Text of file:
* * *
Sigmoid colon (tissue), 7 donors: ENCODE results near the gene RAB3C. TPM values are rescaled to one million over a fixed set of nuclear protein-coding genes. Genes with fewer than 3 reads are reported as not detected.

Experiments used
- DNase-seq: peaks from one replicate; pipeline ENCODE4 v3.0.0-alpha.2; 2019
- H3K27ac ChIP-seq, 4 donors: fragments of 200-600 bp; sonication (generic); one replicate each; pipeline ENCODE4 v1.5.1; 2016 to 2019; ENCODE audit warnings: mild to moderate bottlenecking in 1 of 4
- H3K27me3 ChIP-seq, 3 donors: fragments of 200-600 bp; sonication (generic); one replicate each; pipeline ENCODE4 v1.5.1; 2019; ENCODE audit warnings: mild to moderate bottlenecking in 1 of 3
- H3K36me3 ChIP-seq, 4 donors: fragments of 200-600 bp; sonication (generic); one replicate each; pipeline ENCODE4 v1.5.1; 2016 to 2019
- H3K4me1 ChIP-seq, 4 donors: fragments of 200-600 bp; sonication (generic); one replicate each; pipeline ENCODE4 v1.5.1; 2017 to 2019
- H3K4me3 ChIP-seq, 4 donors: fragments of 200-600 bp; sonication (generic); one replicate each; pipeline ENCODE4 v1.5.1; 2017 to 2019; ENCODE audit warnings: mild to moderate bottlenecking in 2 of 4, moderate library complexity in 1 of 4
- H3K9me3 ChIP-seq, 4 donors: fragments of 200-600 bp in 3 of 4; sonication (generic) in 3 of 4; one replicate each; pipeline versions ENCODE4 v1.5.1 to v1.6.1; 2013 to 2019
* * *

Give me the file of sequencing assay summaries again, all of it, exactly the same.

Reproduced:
Sigmoid colon (tissue), 7 donors: ENCODE results near the gene RAB3C. TPM values are rescaled to one million over a fixed set of nuclear protein-coding genes. Genes with fewer than 3 reads are reported as not detected.

Experiments used
- DNase-seq: peaks from one replicate; pipeline ENCODE4 v3.0.0-alpha.2; 2019
- H3K27ac ChIP-seq, 4 donors: fragments of 200-600 bp; sonication (generic); one replicate each; pipeline ENCODE4 v1.5.1; 2016 to 2019; ENCODE audit warnings: mild to moderate bottlenecking in 1 of 4
- H3K27me3 ChIP-seq, 3 donors: fragments of 200-600 bp; sonication (generic); one replicate each; pipeline ENCODE4 v1.5.1; 2019; ENCODE audit warnings: mild to moderate bottlenecking in 1 of 3
- H3K36me3 ChIP-seq, 4 donors: fragments of 200-600 bp; sonication (generic); one replicate each; pipeline ENCODE4 v1.5.1; 2016 to 2019
- H3K4me1 ChIP-seq, 4 donors: fragments of 200-600 bp; sonication (generic); one replicate each; pipeline ENCODE4 v1.5.1; 2017 to 2019
- H3K4me3 ChIP-seq, 4 donors: fragments of 200-600 bp; sonication (generic); one replicate each; pipeline ENCODE4 v1.5.1; 2017 to 2019; ENCODE audit warnings: mild to moderate bottlenecking in 2 of 4, moderate library complexity in 1 of 4
- H3K9me3 ChIP-seq, 4 donors: fragments of 200-600 bp in 3 of 4; sonication (generic) in 3 of 4; one replicate each; pipeline versions ENCODE4 v1.5.1 to v1.6.1; 2013 to 2019